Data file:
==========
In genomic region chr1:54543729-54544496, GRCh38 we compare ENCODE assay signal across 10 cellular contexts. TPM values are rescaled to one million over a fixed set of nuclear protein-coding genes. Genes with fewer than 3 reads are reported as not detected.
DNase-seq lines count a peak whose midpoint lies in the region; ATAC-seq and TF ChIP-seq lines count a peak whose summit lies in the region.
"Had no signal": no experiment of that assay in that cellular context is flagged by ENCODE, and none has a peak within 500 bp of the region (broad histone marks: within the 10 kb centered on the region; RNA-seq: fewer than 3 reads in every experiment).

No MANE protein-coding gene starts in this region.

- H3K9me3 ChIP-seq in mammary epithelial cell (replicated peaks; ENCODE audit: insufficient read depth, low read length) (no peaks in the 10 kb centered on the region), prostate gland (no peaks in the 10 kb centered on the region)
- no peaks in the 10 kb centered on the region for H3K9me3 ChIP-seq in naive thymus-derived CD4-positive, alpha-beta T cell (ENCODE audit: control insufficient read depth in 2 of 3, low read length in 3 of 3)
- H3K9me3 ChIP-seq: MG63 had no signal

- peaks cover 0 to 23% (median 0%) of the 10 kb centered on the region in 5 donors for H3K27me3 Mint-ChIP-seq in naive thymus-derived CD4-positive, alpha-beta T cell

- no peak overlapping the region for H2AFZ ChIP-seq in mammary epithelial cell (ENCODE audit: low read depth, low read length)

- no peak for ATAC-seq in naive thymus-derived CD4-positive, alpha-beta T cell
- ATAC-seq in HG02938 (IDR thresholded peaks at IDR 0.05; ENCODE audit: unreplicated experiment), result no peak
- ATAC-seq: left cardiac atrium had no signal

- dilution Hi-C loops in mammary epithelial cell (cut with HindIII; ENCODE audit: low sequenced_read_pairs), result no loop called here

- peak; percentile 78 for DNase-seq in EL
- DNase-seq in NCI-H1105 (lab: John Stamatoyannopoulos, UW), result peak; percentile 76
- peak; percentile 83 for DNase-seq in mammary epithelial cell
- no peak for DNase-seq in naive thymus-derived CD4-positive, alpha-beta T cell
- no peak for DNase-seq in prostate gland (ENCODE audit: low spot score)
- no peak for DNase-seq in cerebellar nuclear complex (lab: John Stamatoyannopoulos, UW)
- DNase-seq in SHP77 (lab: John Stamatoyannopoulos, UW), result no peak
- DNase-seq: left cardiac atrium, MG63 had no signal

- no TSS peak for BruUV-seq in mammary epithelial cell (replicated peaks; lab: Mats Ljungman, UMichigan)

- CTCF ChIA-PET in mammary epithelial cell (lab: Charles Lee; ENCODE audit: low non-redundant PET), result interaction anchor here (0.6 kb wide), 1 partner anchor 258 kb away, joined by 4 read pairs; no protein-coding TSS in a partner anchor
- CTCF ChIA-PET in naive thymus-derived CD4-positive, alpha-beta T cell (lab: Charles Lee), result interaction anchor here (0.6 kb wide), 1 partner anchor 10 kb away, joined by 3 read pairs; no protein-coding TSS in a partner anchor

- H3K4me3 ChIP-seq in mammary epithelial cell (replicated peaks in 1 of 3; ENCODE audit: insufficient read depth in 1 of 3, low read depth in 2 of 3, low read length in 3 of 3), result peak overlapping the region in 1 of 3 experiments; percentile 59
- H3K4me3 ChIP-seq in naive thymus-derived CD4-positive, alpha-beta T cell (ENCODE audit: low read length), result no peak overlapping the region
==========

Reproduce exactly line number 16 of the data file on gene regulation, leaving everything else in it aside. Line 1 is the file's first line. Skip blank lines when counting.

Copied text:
- peak; percentile 83 for DNase-seq in mammary epithelial cell